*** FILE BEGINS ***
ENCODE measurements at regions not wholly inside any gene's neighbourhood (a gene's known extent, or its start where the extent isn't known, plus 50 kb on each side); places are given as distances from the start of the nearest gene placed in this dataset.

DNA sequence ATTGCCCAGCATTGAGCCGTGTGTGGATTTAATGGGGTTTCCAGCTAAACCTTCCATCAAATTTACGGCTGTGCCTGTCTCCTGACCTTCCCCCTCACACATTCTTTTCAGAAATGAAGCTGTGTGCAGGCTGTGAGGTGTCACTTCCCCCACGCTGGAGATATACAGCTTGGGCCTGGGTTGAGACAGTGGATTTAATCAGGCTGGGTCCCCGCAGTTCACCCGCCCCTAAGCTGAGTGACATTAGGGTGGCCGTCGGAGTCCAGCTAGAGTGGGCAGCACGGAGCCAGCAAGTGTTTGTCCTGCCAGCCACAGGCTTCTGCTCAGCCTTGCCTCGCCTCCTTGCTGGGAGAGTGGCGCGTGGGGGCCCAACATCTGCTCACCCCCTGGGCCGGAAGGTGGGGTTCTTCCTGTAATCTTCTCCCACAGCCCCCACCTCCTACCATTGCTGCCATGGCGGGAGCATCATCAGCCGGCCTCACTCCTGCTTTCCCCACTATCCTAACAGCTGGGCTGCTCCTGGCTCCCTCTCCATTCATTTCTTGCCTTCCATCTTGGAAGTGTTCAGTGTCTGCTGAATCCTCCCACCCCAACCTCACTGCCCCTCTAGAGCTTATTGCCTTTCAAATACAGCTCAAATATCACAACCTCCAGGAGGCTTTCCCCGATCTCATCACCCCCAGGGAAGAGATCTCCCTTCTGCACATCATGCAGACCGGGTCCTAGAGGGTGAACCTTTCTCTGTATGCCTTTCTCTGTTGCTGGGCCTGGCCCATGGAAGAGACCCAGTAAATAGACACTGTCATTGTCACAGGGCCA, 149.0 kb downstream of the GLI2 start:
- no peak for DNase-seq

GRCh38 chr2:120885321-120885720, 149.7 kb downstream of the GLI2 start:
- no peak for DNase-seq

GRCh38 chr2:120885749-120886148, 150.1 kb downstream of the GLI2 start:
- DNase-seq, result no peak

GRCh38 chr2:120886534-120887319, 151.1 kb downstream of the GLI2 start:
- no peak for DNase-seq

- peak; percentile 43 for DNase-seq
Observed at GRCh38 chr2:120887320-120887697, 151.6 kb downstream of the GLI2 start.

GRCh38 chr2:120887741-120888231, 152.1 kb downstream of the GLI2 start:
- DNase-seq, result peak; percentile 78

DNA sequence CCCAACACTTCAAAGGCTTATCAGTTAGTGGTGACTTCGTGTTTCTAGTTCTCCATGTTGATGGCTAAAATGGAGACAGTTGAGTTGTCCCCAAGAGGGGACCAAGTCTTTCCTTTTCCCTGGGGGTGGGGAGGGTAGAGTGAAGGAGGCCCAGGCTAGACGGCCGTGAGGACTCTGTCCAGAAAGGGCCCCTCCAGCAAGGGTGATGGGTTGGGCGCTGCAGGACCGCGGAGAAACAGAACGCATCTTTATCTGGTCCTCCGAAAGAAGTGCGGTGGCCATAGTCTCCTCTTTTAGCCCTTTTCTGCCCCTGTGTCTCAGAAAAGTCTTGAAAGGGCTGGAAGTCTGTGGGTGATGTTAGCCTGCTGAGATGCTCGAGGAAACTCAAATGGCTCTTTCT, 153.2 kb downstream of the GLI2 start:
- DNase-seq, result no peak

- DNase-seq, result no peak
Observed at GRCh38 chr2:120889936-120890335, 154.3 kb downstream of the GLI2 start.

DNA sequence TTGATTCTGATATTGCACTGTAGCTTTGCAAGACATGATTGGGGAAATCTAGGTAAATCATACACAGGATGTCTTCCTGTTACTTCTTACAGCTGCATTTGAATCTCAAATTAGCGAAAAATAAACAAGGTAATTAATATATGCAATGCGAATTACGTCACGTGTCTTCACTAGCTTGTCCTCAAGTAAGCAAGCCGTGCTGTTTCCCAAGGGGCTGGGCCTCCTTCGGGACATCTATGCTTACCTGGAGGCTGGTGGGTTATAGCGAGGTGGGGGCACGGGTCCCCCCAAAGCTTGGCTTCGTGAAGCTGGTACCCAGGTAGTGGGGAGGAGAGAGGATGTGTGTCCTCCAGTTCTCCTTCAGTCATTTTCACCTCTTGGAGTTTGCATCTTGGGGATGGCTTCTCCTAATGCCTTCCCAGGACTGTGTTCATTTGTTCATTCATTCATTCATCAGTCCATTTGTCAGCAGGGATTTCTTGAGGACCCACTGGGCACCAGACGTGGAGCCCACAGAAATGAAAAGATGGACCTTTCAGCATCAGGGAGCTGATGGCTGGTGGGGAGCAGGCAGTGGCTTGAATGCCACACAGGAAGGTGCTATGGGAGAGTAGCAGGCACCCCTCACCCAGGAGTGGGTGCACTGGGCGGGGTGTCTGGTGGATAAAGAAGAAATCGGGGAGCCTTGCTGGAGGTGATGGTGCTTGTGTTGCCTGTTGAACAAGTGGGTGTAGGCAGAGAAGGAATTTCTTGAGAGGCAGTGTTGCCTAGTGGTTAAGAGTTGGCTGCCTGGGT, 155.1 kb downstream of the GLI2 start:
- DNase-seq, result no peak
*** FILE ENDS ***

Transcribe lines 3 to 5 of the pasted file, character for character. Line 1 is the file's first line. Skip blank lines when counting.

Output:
- no peak for DNase-seq

GRCh38 chr2:120885321-120885720, 149.7 kb downstream of the GLI2 start:
- no peak for DNase-seq